“People who invested through Hargreaves Lansdown would get a discount. Now, in the insurance world we call this ‘favoured nation’ and [in that industry] it’s illegal,” Rebecca Jones, editor of Good With Money, told the ThinkIn.
Neither are these platforms as heavily regulated as savers might imagine them to be; the regulator looked into it a few years ago but backed off. The FCA is now reviewing the platforms and the service they provide again, to ensure that the lists really are impartial.
Investment requires a long-term approach and Woodford’s strategy may pay off some day. But the debacle highlights important problems for the savings industry. Individuals tend to have much shorter time horizons than the managers to whom they are entrusting their money. They place their bets in markets they don’t always fully understand, and do not have the wealth or nerve to stick with them through the ups and downs.
As Mark Carney, the Governor of the Bank of England, has pointed out, these products are not bank accounts and should not promise ready access to cash. Investors cannot always rely on intervention by the financial regulator, which tends to decide after the event whether there has been misconduct – often too late for those who have lost their stakes.
The issue yet again raises a number of questions about the set-up and governance of the savings industry and whether it is fit for purpose. Repeated financial scandals, such as PPI mis-selling and the Equitable Life pensions collapse, have rocked the public’s confidence in finance. At a time when we all need to be saving more for a longer retirement, the industry appears to have let individuals down.
Woodford has said that investment requires an arrogance gene to stick with your decisions when your style may be out of favour. Savers are not so patient – comments under the YouTube video of him explaining his decision to close the fund accuse him of incompetence and greed.
In 2014, the same year he left Invesco to set up his own company, the financial regulator fined Invesco £18.6m for some breaches to the Woodford fund’s stated investment style from 2008 to 2012. This should have been an early warning sign for his fans. The FCA cited breaches of investment levels at two of Woodford’s funds – among others at Invesco – and the introduction of leverage without telling investors. But the fine was tiny compared to the billions under investment and it did little to dent Woodford’s self-confidence.
There are also question-marks over the role of the board at Woodford’s fund. At Invesco, he was subject to the checks and balances of a large organisation where deviations from his management style might get spotted. But, on his own, his board members might be more accommodating.
As Tony Langham said at the ThinkIn: “Those board directors had a chance to do something and they didn’t do it because groupthink took over.”
It is the governance of the industry as a whole, however, that is in the spotlight. The Financial Conduct Authority was privy to meetings of the Woodford fund in the run-up to its suspension and arguably should have intervened sooner. It has now launched an investigation into the closure of the fund, but critics have said it was asleep at the wheel.
The media shares some of the responsibility for hyping up managers such as Woodford, only to slate them as soon as their performance dips. The regulation of commissions in 2013 has meant that it is often prohibitive for small-scale savers to access financial advice, which has seen them turn to the media and online sites to research their investment choices. Fund management groups are keen to sponsor coverage and offer inducements to reporters to feature their funds as a way to encourage buyers. What appears to readers to be unbiased coverage has often been carefully massaged at schmoozefests between insiders.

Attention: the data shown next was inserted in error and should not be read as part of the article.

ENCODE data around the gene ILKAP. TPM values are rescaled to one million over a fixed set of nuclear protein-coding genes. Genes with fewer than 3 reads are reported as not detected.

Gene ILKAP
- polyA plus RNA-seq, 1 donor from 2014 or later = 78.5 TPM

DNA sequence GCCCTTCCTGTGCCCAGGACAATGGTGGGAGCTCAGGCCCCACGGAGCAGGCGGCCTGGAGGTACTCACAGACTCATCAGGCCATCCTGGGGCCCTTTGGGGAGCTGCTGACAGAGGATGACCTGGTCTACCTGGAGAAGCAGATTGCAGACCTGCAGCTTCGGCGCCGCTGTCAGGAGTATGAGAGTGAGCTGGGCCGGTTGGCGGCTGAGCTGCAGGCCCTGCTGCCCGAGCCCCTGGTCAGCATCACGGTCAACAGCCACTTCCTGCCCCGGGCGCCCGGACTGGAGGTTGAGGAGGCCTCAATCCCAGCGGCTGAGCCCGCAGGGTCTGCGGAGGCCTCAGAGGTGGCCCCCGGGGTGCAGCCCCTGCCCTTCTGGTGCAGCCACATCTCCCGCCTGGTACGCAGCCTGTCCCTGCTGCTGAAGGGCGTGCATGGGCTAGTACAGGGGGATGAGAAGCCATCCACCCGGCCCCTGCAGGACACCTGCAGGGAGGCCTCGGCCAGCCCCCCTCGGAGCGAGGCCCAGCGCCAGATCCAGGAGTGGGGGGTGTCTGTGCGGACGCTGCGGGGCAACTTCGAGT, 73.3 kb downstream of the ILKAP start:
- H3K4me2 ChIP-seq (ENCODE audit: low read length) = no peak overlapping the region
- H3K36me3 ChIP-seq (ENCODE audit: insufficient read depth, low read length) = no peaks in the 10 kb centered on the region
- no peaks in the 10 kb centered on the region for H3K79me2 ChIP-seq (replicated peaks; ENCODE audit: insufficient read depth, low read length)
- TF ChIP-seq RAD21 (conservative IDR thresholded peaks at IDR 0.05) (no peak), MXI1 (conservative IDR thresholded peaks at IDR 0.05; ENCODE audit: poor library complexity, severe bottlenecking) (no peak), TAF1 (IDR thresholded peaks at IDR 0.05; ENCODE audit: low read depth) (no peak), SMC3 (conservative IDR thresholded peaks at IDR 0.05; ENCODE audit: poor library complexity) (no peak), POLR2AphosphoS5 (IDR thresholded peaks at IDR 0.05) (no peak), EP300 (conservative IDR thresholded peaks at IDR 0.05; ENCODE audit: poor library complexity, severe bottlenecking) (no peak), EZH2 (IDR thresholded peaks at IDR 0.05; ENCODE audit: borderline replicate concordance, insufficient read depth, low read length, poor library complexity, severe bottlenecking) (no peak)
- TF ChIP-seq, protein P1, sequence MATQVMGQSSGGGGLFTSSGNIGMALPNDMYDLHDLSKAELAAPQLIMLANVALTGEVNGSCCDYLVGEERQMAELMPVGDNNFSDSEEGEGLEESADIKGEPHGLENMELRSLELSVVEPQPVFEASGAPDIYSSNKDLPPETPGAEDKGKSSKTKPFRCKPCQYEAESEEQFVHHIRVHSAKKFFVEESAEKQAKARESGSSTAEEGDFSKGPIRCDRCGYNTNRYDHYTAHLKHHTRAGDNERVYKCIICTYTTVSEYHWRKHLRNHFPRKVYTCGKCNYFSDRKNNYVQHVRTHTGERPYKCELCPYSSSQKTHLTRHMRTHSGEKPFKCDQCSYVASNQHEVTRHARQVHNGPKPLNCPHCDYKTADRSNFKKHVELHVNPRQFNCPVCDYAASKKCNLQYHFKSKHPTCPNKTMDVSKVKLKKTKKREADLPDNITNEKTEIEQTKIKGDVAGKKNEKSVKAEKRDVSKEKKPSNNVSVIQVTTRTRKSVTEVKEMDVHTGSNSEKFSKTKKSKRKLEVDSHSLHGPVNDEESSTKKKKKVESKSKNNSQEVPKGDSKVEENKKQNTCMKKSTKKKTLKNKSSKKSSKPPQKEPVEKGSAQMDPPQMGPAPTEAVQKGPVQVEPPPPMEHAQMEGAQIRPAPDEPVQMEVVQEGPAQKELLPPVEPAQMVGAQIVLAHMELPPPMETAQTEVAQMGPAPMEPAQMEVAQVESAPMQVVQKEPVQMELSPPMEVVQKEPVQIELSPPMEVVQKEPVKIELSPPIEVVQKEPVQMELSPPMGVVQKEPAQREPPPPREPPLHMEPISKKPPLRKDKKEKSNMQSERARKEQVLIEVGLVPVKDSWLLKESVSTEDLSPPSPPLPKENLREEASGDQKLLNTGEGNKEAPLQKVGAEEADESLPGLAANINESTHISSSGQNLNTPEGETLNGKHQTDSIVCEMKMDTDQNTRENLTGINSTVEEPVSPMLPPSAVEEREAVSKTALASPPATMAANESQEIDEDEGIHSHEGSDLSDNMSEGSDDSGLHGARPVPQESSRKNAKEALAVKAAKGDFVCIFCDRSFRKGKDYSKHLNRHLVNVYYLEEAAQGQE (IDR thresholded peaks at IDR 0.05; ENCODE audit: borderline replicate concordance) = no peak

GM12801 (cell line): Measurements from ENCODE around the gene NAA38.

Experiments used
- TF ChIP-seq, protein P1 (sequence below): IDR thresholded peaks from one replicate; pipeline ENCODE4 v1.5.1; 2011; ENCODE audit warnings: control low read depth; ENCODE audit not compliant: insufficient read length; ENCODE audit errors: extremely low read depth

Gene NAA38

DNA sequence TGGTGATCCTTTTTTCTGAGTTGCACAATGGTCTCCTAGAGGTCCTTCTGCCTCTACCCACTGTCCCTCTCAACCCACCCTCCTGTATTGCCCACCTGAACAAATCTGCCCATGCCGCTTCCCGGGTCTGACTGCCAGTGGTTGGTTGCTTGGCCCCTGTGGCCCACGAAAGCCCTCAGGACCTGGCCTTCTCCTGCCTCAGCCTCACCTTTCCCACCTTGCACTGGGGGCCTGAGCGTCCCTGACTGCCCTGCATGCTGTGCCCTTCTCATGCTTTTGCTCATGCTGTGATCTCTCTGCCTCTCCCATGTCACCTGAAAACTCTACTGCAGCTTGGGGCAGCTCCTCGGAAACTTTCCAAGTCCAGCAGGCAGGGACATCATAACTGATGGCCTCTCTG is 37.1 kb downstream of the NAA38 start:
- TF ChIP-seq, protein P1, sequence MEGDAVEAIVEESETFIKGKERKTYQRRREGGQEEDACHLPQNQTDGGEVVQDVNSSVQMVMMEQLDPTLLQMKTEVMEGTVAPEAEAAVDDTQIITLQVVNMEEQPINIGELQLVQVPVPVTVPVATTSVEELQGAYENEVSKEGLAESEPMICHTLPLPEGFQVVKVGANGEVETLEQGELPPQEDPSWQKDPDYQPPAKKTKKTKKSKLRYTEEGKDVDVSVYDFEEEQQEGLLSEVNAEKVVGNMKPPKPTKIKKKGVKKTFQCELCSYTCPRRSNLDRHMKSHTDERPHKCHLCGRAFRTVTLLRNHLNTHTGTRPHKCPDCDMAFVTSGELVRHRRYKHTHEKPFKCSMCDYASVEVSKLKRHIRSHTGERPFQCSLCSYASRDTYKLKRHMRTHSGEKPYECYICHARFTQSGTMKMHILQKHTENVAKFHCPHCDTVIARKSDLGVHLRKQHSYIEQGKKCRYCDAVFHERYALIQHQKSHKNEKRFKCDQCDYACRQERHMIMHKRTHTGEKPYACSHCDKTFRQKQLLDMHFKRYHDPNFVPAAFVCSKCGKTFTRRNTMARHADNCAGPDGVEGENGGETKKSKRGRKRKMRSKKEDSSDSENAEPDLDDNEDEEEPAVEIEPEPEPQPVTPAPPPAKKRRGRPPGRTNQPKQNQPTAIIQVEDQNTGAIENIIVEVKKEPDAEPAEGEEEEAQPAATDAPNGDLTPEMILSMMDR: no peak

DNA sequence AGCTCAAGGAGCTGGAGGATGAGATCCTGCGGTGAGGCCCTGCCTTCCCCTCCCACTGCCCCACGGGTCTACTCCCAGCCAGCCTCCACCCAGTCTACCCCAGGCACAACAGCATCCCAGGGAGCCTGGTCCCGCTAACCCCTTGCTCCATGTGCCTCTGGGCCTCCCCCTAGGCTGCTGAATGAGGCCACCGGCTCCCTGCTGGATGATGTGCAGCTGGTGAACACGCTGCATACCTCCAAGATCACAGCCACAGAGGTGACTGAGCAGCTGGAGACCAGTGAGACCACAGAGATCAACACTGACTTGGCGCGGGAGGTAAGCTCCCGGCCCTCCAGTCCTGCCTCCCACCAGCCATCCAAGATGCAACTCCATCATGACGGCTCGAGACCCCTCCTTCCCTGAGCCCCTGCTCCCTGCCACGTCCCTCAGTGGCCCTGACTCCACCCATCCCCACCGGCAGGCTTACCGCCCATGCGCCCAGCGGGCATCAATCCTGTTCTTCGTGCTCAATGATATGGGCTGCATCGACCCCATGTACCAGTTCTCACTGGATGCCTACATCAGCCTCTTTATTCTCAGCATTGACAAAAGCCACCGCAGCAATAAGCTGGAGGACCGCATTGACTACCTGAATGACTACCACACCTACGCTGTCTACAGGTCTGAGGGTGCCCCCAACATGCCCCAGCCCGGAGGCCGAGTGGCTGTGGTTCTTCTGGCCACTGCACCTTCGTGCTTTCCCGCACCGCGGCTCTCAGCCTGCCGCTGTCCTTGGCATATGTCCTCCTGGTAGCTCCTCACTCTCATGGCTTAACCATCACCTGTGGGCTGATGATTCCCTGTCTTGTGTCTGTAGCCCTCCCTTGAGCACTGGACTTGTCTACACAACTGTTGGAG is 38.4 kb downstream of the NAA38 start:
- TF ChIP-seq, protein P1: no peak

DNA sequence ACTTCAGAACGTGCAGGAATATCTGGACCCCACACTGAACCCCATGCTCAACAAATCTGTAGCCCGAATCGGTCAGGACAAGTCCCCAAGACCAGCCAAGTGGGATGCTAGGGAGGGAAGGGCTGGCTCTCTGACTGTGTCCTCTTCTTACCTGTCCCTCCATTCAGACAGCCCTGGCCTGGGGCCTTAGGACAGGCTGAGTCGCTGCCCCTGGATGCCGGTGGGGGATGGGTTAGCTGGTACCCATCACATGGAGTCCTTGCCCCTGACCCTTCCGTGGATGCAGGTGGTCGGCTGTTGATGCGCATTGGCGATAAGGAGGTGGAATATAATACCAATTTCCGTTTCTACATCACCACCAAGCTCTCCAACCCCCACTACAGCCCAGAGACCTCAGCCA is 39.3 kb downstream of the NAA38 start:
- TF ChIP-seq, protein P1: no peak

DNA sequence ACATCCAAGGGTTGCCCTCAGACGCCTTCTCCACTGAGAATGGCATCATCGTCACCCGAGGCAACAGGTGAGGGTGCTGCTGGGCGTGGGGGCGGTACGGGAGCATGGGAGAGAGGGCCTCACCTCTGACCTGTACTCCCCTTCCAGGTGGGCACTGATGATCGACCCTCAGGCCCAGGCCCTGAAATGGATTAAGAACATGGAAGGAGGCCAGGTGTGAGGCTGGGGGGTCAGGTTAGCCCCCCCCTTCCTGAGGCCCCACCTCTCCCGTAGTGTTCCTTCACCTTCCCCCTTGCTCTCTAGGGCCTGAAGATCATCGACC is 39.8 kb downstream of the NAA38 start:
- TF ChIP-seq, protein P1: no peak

The regulator has come in for a lot of criticism over its handling of the Woodford debacle. But it should be noted that the FCA’s emphasis on the spirit of the law, rather than the strict letter of it, can be a good thing. As Toby Nangle of Threadneedle Asset Management explains, it allows a certain degree of flexibility and also “ensure(s) that no firm is able to easily evade its regulatory judgements by reference to some legalistic loophole”.
Fund management firms have a duty of care towards their clients, but it is harder to serve thousands of retail savers, all of whom need to be treated fairly, than large institutional customers with many millions to invest. While firms say it is expensive to serve retail savers, the industry is still extremely profitable.
In a recent study, the FCA attacked investment firms for their large profit margins – of around 35 per cent (twice as high as that enjoyed by many big companies). Money has flooded into the fund management industry since the financial crisis, as banks have been subject to tight regulation and interest rates are low. Savers are chasing returns where they are not always easy to come by. They can be tempted to take more risks than they should.
Woodford was an unusual investor for consistently outperforming the market, but not many managers carry that off. A trope of the personal finance pages is to pitch a cat or another animal against seasoned stock-pickers, only to show the cat does best, and it doesn’t charge.
Over the longer-term many savers would be better off putting their money into low-cost passive or tracker funds, but you need the stomach to ride out the market’s highs and lows. And many small savers just do not want to see their nest eggs dwindle.
These pressures are higher in Britain than in many other countries. The British finance industry stands out for having pushed much of the responsibility for funding retirement on to individuals. State pensions in countries such as Germany and France are much higher than in the UK.
Financial regulation is always fighting yesterday’s battles while dangers lurk in previously over-looked areas. Whether the next systemic financial crisis will fall in the retail fund management sector remains to be seen, but it is an industry that has repeatedly failed to serve its customers well.
For now, Woodford’s investors do not know when or if they will see their money again.
Tony Langham, co-founder and chief executive of Lansons, said that he feared the worst could be yet to come. “People want their money…. When I started working in the industry in the 1980s, the industry would have all got together and said: ‘You’re finished mate, you’ve got to back this company into a bigger pool of assets for the good of all of us.’”
If Brexit eventually has an orderly outcome, Woodford’s bets are likely to pay off. But many savers may not be able to wait that long.